Last year's inaugural "Dark Love" show, featuring art with a twisted take on love coinciding with Valentine's Day, was a triumph. Despite a massive snowstorm blowing through the night of the event, hundreds attended. While there are a couple changes to this year's "Dark Love"- most notably assigning a "Fables and Foibles" theme, but also moving from 400 West Rich to The Vanderelli Room - organizers are confident 2014's success will be replicated.

Last year’s inaugural “Dark Love” show, featuring art with a twisted take on love coinciding with Valentine’s Day, was a triumph. Despite a massive snowstorm blowing through the night of the event, hundreds attended. While there are a couple changes to this year’s “Dark Love”— most notably assigning a “Fables and Foibles” theme, but also moving from 400 West Rich to The Vanderelli Room — organizers are confident 2014’s success will be replicated.

“It was magic, and we’re hoping to recreate that. We expect that, though. We’ve been doing really well and Franklinton Fridays [the monthly art event in the neighborhood during which ‘Dark Love 2’ takes place] are really taking off. People know just to come down here — even if they don’t know what’s happening,” said curator Tona Pearson during an interview at The Vanderelli Room.

The main reason “Dark Love 2: Fables and Foibles” is poised for another venerable event is the roster of artists participating in the now-annual group show. Pearson and assistant organizer W. Ralph Walters (who co-curated last year with Pearson) have a vast network they turn to for curatorial undertakings, but this year’s “Dark Love” is augmented by a new community of artists connected to Alicia “A.J.” Vanderelli, manager of The Vanderelli Room.

“We have so many years of running big events, little events, coffee shop [events] and festivals that we have thousands of artists we can pull from. Some of them are really amazing, and we just picked the cream of the crop,” Pearson said. “We came up with a list of artists who could represent the theme well. A.J. has different connections because of the gallery, so she’s invited people [outside] my circle. The more networking we do, the better the shows will be.”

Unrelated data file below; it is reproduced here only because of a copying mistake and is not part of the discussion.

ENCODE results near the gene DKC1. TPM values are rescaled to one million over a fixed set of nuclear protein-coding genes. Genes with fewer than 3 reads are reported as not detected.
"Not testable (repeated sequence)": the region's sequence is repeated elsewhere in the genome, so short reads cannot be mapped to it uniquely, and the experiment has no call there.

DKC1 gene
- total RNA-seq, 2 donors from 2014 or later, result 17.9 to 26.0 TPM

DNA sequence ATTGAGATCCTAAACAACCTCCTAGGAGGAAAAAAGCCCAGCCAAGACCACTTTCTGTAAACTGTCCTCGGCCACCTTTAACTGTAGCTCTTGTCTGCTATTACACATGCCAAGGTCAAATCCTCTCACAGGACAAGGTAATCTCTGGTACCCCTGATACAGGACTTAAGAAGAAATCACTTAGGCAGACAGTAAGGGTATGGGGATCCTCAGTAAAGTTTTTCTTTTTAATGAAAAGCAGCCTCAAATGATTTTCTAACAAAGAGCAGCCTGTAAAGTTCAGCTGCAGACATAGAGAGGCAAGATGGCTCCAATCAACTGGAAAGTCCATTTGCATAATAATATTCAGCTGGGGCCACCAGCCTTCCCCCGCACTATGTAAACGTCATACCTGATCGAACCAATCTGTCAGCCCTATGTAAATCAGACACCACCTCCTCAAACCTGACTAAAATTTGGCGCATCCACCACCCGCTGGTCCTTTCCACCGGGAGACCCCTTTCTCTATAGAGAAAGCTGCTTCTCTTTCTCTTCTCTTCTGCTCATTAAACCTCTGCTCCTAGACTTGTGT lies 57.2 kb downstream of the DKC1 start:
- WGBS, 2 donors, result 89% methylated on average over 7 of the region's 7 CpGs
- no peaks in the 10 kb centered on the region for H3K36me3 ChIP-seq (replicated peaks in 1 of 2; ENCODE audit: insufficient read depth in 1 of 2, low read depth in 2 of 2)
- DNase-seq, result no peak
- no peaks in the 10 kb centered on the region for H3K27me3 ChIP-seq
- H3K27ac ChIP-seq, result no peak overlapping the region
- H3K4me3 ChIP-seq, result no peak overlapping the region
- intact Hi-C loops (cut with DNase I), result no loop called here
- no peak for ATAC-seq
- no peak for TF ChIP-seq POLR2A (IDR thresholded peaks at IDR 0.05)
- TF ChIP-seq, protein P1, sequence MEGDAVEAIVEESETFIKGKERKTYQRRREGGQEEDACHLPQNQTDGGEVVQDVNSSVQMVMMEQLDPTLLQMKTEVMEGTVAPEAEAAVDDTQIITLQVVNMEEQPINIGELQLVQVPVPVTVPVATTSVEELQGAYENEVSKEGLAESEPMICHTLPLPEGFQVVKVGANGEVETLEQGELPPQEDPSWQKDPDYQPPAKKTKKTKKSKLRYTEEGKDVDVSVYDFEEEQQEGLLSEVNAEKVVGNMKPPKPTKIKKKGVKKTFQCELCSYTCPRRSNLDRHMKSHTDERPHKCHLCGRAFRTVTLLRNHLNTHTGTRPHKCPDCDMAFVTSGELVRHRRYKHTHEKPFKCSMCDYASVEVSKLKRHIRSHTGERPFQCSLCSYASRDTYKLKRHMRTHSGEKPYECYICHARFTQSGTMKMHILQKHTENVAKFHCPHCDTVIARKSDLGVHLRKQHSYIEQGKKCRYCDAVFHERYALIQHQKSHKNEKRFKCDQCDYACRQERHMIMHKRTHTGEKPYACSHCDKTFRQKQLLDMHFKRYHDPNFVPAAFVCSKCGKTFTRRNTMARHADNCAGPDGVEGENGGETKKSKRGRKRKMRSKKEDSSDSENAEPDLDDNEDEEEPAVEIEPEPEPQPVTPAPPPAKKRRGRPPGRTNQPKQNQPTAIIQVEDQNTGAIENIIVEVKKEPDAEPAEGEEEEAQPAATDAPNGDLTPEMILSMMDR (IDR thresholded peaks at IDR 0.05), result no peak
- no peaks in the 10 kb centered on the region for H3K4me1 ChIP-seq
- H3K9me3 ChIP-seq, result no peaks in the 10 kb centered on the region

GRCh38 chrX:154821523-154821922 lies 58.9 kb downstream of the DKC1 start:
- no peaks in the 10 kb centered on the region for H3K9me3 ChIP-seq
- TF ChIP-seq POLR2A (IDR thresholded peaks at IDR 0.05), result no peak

Approaching the fables and foibles theme, which looked for dark interpretations of myths, fairy tales and legends, or representations of humanity’s inherent flaws, “Dark Love 2” is epitomized by hauntingly evocative works. That includes somber and/or sinister interpretations of Red Riding Hood, Rumpelstiltskin and The Little Mermaid, or renderings of failure, regret and loss. The work highlights the tragedy and tribulations in both fairy tales and real life that are often forgotten, or pushed to the wayside in lieu of (unrealistic) happy endings.

“This time around, especially since the ‘Dark Love’ show has a reputation to be more twisted, emotional, we gave people the chance to do darker representations,” Pearson said. “We tried to leave it a little loose too, with the foibles [component]. It’s not just fairy tales, so people have more to play with. But we did [tell] the artists: no glitter and no fairies.”

Pearson also cited the annual “Fear Hundred” Halloween-themed show as a reference point for “Dark Love.” It’s not only because Pearson and Walters are integral coordinators for both, but also because both shows ask the participating artists to delve into the bizarre, fantastic and even distressing recesses of their mind. Fittingly, Pearson’s “Sleeping with Prince Valium” encapsulates both the fable and foible components.

“It’s based on ‘Sleeping Beauty,’ but instead of it being someone who goes to sleep because of a spell, I have the atomic structure of valium [in the background] and it represents drug abuse as a foible,” Pearson said.

“Dark Love” has a number of approaches in transforming these well-known stories into wholly fresh variations, running the gamut of sensual (Ralph Corriveau’s Red Riding Hood photographs) to vibrant and playful (Donna Estep’s “Snow White”), and even slightly disturbing in Aaron Thompson’s wonderfully gripping “Faun” piece.

Mary Barczak’s fairy tale-themed photography series, which she created previously and will revisit later this year, is an example of the delightfully twisted approach. The use of a minimalist setting draws the focus to the weird and whimsical Rumpelstiltskin paper mask in the image.

While the art of “Dark Love” may center on the bleaker aspects of fairy tales and/or humanity, the event itself is more about celebrating Columbus’ creative community and starting a conversation about the art.

“All of the artists are present most of the time too. So you can talk with them and see what they did. I think people really care about interacting with the artist and that makes the events and art shows here more accessible,” Pearson said.

Photos by Meghan Ralston